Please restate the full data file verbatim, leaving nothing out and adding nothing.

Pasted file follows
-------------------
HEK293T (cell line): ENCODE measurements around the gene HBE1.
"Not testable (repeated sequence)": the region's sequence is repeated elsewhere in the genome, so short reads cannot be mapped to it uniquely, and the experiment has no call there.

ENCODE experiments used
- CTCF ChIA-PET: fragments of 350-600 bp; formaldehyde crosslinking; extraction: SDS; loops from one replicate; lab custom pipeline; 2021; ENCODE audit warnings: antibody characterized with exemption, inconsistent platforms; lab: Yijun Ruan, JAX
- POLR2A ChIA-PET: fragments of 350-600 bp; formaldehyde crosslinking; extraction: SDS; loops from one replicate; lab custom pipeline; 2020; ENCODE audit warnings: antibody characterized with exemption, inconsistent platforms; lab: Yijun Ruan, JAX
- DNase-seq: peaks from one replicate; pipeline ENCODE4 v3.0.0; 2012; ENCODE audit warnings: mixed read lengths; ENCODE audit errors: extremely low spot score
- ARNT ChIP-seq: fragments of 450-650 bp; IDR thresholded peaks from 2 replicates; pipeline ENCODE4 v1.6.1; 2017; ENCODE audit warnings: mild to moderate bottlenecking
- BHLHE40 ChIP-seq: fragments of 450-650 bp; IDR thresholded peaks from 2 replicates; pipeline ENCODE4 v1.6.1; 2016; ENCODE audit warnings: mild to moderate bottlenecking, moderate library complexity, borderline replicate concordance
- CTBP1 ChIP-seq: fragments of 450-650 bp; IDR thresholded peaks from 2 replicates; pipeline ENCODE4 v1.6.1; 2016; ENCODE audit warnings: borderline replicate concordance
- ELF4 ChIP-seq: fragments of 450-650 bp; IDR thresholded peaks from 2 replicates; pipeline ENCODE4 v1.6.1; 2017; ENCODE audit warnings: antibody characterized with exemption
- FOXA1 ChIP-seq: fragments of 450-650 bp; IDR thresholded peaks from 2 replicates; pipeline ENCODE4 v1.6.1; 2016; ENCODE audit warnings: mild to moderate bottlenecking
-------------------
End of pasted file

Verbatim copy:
HEK293T (cell line): ENCODE measurements around the gene HBE1.
"Not testable (repeated sequence)": the region's sequence is repeated elsewhere in the genome, so short reads cannot be mapped to it uniquely, and the experiment has no call there.

ENCODE experiments used
- CTCF ChIA-PET: fragments of 350-600 bp; formaldehyde crosslinking; extraction: SDS; loops from one replicate; lab custom pipeline; 2021; ENCODE audit warnings: antibody characterized with exemption, inconsistent platforms; lab: Yijun Ruan, JAX
- POLR2A ChIA-PET: fragments of 350-600 bp; formaldehyde crosslinking; extraction: SDS; loops from one replicate; lab custom pipeline; 2020; ENCODE audit warnings: antibody characterized with exemption, inconsistent platforms; lab: Yijun Ruan, JAX
- DNase-seq: peaks from one replicate; pipeline ENCODE4 v3.0.0; 2012; ENCODE audit warnings: mixed read lengths; ENCODE audit errors: extremely low spot score
- ARNT ChIP-seq: fragments of 450-650 bp; IDR thresholded peaks from 2 replicates; pipeline ENCODE4 v1.6.1; 2017; ENCODE audit warnings: mild to moderate bottlenecking
- BHLHE40 ChIP-seq: fragments of 450-650 bp; IDR thresholded peaks from 2 replicates; pipeline ENCODE4 v1.6.1; 2016; ENCODE audit warnings: mild to moderate bottlenecking, moderate library complexity, borderline replicate concordance
- CTBP1 ChIP-seq: fragments of 450-650 bp; IDR thresholded peaks from 2 replicates; pipeline ENCODE4 v1.6.1; 2016; ENCODE audit warnings: borderline replicate concordance
- ELF4 ChIP-seq: fragments of 450-650 bp; IDR thresholded peaks from 2 replicates; pipeline ENCODE4 v1.6.1; 2017; ENCODE audit warnings: antibody characterized with exemption
- FOXA1 ChIP-seq: fragments of 450-650 bp; IDR thresholded peaks from 2 replicates; pipeline ENCODE4 v1.6.1; 2016; ENCODE audit warnings: mild to moderate bottlenecking